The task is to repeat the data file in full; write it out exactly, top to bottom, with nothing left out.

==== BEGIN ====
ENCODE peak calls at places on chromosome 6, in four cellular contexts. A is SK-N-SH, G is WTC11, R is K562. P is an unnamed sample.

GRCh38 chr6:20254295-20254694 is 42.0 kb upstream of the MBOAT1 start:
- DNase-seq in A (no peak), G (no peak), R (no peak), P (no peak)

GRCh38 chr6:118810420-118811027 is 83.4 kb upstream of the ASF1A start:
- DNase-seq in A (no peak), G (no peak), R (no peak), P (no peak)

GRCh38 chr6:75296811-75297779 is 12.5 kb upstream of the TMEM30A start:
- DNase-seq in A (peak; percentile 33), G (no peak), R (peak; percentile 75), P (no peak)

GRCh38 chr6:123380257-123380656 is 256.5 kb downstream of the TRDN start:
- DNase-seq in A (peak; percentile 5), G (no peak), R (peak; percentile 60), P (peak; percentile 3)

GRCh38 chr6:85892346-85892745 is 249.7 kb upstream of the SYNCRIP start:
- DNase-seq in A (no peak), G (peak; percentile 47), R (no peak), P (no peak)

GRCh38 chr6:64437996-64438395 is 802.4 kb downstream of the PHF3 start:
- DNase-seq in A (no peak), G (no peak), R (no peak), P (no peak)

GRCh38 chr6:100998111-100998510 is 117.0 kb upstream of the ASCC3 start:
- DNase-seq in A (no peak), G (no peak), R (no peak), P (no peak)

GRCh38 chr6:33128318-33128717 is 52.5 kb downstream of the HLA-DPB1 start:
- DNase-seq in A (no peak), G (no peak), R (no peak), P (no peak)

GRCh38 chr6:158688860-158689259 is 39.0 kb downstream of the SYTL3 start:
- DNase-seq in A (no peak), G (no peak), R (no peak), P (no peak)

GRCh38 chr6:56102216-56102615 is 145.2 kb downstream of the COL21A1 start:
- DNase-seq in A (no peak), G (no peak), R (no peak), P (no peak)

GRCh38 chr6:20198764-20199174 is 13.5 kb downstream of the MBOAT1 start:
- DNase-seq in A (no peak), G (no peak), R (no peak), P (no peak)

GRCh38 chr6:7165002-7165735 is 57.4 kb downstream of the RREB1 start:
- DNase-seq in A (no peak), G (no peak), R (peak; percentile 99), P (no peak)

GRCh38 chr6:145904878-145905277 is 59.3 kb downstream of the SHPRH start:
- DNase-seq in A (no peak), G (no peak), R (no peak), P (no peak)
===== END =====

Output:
ENCODE peak calls at places on chromosome 6, in four cellular contexts. A is SK-N-SH, G is WTC11, R is K562. P is an unnamed sample.

GRCh38 chr6:20254295-20254694 is 42.0 kb upstream of the MBOAT1 start:
- DNase-seq in A (no peak), G (no peak), R (no peak), P (no peak)

GRCh38 chr6:118810420-118811027 is 83.4 kb upstream of the ASF1A start:
- DNase-seq in A (no peak), G (no peak), R (no peak), P (no peak)

GRCh38 chr6:75296811-75297779 is 12.5 kb upstream of the TMEM30A start:
- DNase-seq in A (peak; percentile 33), G (no peak), R (peak; percentile 75), P (no peak)

GRCh38 chr6:123380257-123380656 is 256.5 kb downstream of the TRDN start:
- DNase-seq in A (peak; percentile 5), G (no peak), R (peak; percentile 60), P (peak; percentile 3)

GRCh38 chr6:85892346-85892745 is 249.7 kb upstream of the SYNCRIP start:
- DNase-seq in A (no peak), G (peak; percentile 47), R (no peak), P (no peak)

GRCh38 chr6:64437996-64438395 is 802.4 kb downstream of the PHF3 start:
- DNase-seq in A (no peak), G (no peak), R (no peak), P (no peak)

GRCh38 chr6:100998111-100998510 is 117.0 kb upstream of the ASCC3 start:
- DNase-seq in A (no peak), G (no peak), R (no peak), P (no peak)

GRCh38 chr6:33128318-33128717 is 52.5 kb downstream of the HLA-DPB1 start:
- DNase-seq in A (no peak), G (no peak), R (no peak), P (no peak)

GRCh38 chr6:158688860-158689259 is 39.0 kb downstream of the SYTL3 start:
- DNase-seq in A (no peak), G (no peak), R (no peak), P (no peak)

GRCh38 chr6:56102216-56102615 is 145.2 kb downstream of the COL21A1 start:
- DNase-seq in A (no peak), G (no peak), R (no peak), P (no peak)

GRCh38 chr6:20198764-20199174 is 13.5 kb downstream of the MBOAT1 start:
- DNase-seq in A (no peak), G (no peak), R (no peak), P (no peak)

GRCh38 chr6:7165002-7165735 is 57.4 kb downstream of the RREB1 start:
- DNase-seq in A (no peak), G (no peak), R (peak; percentile 99), P (no peak)

GRCh38 chr6:145904878-145905277 is 59.3 kb downstream of the SHPRH start:
- DNase-seq in A (no peak), G (no peak), R (no peak), P (no peak)